An article published in the journal “Nature Geoscience” describes a research in which a team of researchers argues that the signs of liquid water flows found on Mars are actually made up of dry sand. The possible existence of what are technically called RSLs (recurring slope lineae), streaks of sand washed by liquid water, was announced in September 2015 by NASA. A new study of data collected by NASA’s MRO (Mars Reconnaissance Orbiter) space probe may, however, show a different situation.
An article published in the journal “Nature” describes a research on the haze present in the atmosphere of the dwarf planet Pluto’s and its effects on its temperatures. According to a team led by Xi Zhang of the University of California at Santa Cruz, the haze absorb the already low heat from sunlight and emits infrared radiation cooling the atmosphere. That’s the explanation for the fact that NASA’s New Horizons space probe measured a temperature even lower than expected.
An article published in the journal “Nature Astronomy” describes a research that presents a possible explanation for the long-term existence of hydrothermal activities and an underground ocean of liquid water on Enceladus, one of Saturn’s moons. A team of researchers led by Gaël Choblet of the University of Nantes in France analyzed data collected by the Cassini space probe concluding that a porous core can be a key factor in generating heat for billions of years supporting an environment potentially favorable to life.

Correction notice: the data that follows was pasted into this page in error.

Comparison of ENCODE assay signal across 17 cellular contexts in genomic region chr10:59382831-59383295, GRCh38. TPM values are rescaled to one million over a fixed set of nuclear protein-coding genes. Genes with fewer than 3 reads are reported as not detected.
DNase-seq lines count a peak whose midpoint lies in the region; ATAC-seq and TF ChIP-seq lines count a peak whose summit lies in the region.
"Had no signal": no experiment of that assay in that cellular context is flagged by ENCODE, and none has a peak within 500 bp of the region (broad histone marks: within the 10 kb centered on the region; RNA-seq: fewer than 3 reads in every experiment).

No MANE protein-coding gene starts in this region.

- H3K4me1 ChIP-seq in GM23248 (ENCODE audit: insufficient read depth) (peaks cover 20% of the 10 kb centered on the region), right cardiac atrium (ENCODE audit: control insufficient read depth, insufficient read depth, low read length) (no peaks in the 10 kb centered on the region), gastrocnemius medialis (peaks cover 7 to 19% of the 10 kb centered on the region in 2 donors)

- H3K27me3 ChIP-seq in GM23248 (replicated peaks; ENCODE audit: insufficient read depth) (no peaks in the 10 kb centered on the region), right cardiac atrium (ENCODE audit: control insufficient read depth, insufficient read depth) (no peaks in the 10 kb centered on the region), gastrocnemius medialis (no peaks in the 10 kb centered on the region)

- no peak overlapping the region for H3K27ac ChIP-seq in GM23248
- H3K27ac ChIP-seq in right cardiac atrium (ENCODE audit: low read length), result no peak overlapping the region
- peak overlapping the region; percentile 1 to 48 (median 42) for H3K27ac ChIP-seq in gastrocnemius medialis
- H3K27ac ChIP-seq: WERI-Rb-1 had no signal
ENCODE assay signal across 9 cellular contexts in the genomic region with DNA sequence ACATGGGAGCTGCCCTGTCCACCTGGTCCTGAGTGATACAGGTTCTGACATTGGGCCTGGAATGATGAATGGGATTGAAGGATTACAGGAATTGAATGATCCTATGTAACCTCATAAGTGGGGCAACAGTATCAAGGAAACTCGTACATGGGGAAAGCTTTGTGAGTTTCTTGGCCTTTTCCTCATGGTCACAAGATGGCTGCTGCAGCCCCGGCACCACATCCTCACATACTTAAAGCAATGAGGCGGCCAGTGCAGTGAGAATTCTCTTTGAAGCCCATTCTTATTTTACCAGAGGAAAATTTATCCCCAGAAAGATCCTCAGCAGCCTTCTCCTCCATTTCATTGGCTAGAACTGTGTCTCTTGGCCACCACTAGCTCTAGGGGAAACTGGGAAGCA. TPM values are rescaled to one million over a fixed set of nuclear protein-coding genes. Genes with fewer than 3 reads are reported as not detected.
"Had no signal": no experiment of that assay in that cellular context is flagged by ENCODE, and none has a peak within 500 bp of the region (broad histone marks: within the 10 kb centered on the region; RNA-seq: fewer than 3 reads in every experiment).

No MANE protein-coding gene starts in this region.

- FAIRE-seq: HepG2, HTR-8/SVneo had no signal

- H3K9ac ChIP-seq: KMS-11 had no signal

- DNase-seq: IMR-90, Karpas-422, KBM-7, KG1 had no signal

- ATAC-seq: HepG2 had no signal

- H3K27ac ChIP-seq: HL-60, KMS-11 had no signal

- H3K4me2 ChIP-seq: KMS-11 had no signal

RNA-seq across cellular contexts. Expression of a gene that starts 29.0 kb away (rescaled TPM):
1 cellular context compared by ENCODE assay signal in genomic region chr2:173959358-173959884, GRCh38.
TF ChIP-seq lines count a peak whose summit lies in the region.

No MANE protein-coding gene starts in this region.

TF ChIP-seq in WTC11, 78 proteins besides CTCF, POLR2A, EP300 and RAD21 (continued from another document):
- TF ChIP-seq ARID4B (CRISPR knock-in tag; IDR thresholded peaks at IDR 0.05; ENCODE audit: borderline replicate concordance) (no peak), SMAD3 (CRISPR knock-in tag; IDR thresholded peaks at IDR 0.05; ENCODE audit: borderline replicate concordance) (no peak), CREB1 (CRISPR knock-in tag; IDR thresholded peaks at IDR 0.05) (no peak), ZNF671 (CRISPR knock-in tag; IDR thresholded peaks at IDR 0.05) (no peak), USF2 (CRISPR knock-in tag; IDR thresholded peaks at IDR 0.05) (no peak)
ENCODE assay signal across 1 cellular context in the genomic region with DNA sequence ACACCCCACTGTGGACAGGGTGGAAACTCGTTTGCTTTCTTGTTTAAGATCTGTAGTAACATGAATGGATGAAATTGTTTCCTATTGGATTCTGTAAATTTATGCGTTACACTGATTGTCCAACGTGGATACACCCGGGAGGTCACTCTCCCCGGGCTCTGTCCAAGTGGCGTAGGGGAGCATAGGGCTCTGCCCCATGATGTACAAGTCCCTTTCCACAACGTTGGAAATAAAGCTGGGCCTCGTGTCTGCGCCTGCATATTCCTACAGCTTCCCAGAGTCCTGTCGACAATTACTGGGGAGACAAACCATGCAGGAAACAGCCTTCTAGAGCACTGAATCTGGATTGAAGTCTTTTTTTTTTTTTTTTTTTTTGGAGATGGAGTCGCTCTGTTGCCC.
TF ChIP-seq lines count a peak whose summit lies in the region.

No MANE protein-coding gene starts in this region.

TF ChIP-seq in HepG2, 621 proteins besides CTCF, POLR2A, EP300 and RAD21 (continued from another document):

An article published in the journal “Nature Astronomy” describes a research on the auroras on the planet Jupiter. A team of researchers used ESA’s XMM-Newton and NASA’s Chandra space telescopes to observe the pulsations of Jovian auroras. The study shows that the auroras pulsate independently at the two poles, unlike what happens on Earth.
Two articles published in the journal “Monthly Notices of the Royal Astronomical Society” describe two researches on comet 67P/Churyumov-Gerasimenko based on data collected by ESA’s Rosetta space probe. In an article, a team led by Jürgen Blum of the Technische Universität Braunschweig, Germany, used the data collected to find out how the comet formed. In the other article, a team led by Jessica Agarwal of the Max Planck Institute for Solar System Research in Göttingen, Germany, described a plume on the surface of the comet that could have been generated by pressurized underground gas or by the crystallization of amorphous water ice.